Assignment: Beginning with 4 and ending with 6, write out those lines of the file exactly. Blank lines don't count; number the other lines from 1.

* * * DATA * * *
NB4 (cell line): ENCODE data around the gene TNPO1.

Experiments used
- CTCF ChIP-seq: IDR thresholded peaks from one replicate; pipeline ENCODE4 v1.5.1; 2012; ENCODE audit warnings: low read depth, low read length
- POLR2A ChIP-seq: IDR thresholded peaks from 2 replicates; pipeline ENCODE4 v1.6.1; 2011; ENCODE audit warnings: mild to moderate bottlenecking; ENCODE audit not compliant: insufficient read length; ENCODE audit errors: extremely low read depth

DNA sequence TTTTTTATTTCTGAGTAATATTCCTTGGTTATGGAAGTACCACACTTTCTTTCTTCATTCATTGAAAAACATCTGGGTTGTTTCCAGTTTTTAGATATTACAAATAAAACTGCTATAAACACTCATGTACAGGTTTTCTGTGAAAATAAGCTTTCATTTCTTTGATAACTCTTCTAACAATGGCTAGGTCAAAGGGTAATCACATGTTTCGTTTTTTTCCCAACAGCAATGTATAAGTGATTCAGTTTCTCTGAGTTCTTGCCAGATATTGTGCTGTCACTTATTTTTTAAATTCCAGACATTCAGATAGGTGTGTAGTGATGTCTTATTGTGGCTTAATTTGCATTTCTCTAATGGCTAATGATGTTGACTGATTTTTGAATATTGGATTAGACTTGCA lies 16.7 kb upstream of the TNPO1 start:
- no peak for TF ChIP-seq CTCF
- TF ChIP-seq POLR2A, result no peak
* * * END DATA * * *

- POLR2A ChIP-seq: IDR thresholded peaks from 2 replicates; pipeline ENCODE4 v1.6.1; 2011; ENCODE audit warnings: mild to moderate bottlenecking; ENCODE audit not compliant: insufficient read length; ENCODE audit errors: extremely low read depth

DNA sequence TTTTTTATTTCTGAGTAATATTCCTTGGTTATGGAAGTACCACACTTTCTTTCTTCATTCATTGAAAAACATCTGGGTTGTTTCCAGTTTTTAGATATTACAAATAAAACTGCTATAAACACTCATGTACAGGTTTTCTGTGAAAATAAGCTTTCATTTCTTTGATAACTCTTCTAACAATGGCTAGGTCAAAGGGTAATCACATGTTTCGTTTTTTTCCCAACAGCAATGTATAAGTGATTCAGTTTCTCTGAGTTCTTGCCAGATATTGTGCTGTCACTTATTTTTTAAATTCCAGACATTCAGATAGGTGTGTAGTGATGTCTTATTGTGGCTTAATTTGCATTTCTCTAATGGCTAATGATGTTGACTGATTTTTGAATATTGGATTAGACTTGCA lies 16.7 kb upstream of the TNPO1 start:
- no peak for TF ChIP-seq CTCF